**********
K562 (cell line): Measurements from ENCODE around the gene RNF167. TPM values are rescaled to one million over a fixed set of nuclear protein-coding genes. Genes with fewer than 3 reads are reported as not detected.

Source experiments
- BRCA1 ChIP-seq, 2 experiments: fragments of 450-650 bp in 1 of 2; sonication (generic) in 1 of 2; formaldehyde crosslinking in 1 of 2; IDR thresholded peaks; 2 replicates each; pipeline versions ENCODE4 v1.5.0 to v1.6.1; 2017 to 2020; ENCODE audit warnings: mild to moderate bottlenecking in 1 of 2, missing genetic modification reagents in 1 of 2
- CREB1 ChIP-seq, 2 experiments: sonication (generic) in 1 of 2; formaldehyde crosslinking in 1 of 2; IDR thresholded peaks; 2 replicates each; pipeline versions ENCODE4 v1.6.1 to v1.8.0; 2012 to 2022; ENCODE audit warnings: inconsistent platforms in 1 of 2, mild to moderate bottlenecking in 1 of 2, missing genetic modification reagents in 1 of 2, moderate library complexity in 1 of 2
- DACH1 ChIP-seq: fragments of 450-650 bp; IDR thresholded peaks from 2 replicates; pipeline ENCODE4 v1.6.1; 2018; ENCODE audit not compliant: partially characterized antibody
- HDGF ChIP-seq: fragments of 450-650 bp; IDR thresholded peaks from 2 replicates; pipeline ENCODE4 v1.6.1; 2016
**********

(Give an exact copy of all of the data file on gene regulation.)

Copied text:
K562 (cell line): Measurements from ENCODE around the gene RNF167. TPM values are rescaled to one million over a fixed set of nuclear protein-coding genes. Genes with fewer than 3 reads are reported as not detected.

Source experiments
- BRCA1 ChIP-seq, 2 experiments: fragments of 450-650 bp in 1 of 2; sonication (generic) in 1 of 2; formaldehyde crosslinking in 1 of 2; IDR thresholded peaks; 2 replicates each; pipeline versions ENCODE4 v1.5.0 to v1.6.1; 2017 to 2020; ENCODE audit warnings: mild to moderate bottlenecking in 1 of 2, missing genetic modification reagents in 1 of 2
- CREB1 ChIP-seq, 2 experiments: sonication (generic) in 1 of 2; formaldehyde crosslinking in 1 of 2; IDR thresholded peaks; 2 replicates each; pipeline versions ENCODE4 v1.6.1 to v1.8.0; 2012 to 2022; ENCODE audit warnings: inconsistent platforms in 1 of 2, mild to moderate bottlenecking in 1 of 2, missing genetic modification reagents in 1 of 2, moderate library complexity in 1 of 2
- DACH1 ChIP-seq: fragments of 450-650 bp; IDR thresholded peaks from 2 replicates; pipeline ENCODE4 v1.6.1; 2018; ENCODE audit not compliant: partially characterized antibody
- HDGF ChIP-seq: fragments of 450-650 bp; IDR thresholded peaks from 2 replicates; pipeline ENCODE4 v1.6.1; 2016